The problem of "what to do when finished using" painkillers is a big one, given the issue of illegal abuse. When people leave their pills in the medicine cabinet, kids can find them. Among teens aged 12-17, illegal prescription drug use now equals marijuana use, favored above so-called street drugs like heroin because they're so easy to obtain. In fact, in this age group, experts estimate there are two million illegal users in the US. Tranquilizer use increased nearly 50 percent among teens in just one year, between 1999 and 2000. But it isn't just kids who abuse prescription drugs -- not by any means. In fact, the NIH estimates that 20 percent of the US population has used prescription drugs recreationally. While deaths from legitimate use of painkillers present cause for concern, the death rate from recreational use is absolutely alarming. In that same seven-year window between 1999 and 2006, deaths from recreational use have increased by a stunning 130%.
Among prescription painkillers, methadone is the Son of Sam. During the study period, the biggest increase in hospitalizations for poisoning by a specific drug was associated with methadone, which is a powerful synthetic opioid. Hospitalizations for methadone poisoning increased by five times, while retail sales of methadone increased 12-fold. It's a favorite among both physicians and on the street because it's cheap and powerful.
While narcotic painkillers offer a godsend to those suffering unbearable pain, some believe that physicians prescribe them too easily for those with manageable discomfort. It should be noted that there are alternatives to pain management, such as acupuncture, and topical herbal remedies that can provide deep tissue relief, especially if that pain isn't extraordinary. Plus, there's a lot of ignorance about just how addictive and dangerous these drugs are. As Dr. Coben says, "There is increasing availability of powerful prescription drugs in the community, and attitudes toward their use tend to be different than attitudes toward using other drugs, especially among young people, who report that prescription drugs are easy to obtain, and they think they are less addictive and less dangerous than street drugs like heroin and cocaine."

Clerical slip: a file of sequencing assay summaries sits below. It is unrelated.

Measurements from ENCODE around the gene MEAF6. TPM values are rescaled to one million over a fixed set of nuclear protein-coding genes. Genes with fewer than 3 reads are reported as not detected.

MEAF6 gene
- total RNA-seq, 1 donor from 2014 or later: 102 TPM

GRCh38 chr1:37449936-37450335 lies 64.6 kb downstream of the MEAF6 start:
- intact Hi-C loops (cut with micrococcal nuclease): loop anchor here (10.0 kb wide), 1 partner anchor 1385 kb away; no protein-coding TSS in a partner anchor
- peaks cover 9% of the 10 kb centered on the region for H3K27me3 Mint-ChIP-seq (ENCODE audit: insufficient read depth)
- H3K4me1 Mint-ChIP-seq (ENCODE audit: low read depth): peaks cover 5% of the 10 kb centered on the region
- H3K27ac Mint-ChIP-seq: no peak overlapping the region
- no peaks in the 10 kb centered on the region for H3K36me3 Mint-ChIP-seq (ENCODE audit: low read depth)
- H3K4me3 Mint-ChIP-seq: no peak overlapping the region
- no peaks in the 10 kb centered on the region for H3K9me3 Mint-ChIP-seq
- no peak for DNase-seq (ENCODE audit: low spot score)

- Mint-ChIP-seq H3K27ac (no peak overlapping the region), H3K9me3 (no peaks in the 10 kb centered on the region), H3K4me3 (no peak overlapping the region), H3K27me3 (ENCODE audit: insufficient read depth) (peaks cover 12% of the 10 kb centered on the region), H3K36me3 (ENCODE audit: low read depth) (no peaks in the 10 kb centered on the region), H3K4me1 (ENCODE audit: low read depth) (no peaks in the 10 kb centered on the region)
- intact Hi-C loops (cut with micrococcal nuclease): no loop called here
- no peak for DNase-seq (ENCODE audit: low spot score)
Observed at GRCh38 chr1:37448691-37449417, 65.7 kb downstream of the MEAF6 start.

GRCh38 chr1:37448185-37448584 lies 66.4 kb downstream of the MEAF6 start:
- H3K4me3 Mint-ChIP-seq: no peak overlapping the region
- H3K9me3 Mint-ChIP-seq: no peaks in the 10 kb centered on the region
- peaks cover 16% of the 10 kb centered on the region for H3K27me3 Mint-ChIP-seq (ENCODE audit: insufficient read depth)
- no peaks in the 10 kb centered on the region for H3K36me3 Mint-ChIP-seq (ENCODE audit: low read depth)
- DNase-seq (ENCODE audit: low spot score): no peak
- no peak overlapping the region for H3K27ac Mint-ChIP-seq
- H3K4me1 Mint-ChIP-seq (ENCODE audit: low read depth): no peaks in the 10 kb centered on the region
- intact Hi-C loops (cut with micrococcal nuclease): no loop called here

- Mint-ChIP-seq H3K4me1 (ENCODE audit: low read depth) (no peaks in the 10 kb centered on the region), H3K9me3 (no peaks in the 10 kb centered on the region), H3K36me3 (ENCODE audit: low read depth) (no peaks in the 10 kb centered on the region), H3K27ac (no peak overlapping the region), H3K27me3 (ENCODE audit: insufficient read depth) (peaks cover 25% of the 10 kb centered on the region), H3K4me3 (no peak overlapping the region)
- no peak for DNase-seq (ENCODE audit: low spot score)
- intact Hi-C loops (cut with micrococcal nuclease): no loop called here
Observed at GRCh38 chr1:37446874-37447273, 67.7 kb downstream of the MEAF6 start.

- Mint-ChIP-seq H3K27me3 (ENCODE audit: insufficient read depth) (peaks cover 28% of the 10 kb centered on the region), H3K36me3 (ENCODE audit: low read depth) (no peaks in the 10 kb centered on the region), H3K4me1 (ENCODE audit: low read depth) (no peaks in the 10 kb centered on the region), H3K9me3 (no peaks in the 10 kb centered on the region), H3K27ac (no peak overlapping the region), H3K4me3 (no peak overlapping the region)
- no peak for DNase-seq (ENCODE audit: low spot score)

How can the death rate from painkiller poisonings be reduced? For one thing, doctors might be a bit less cavalier with the prescribing pen. And pharmaceutical companies might be a bit less cavalier pushing their narcotic wares to the medical community as well as to consumers. Consumers need to be educated about the potential dangers of these drugs, including the real risk of death. And, as Coben points out, "There's a role for the legal system in going after rogue pharmacies and Internet distribution of these medications."
Meanwhile, as always, the best route is living a healthy lifestyle so you don't have pain and don't need help from narcotic friends.
And for those of you living outside the United States, it's worth keeping in mind that where the United States leads in terms of drug use and diet, the rest of the world soon follows. In other words, this is a problem coming to your neighborhood soon!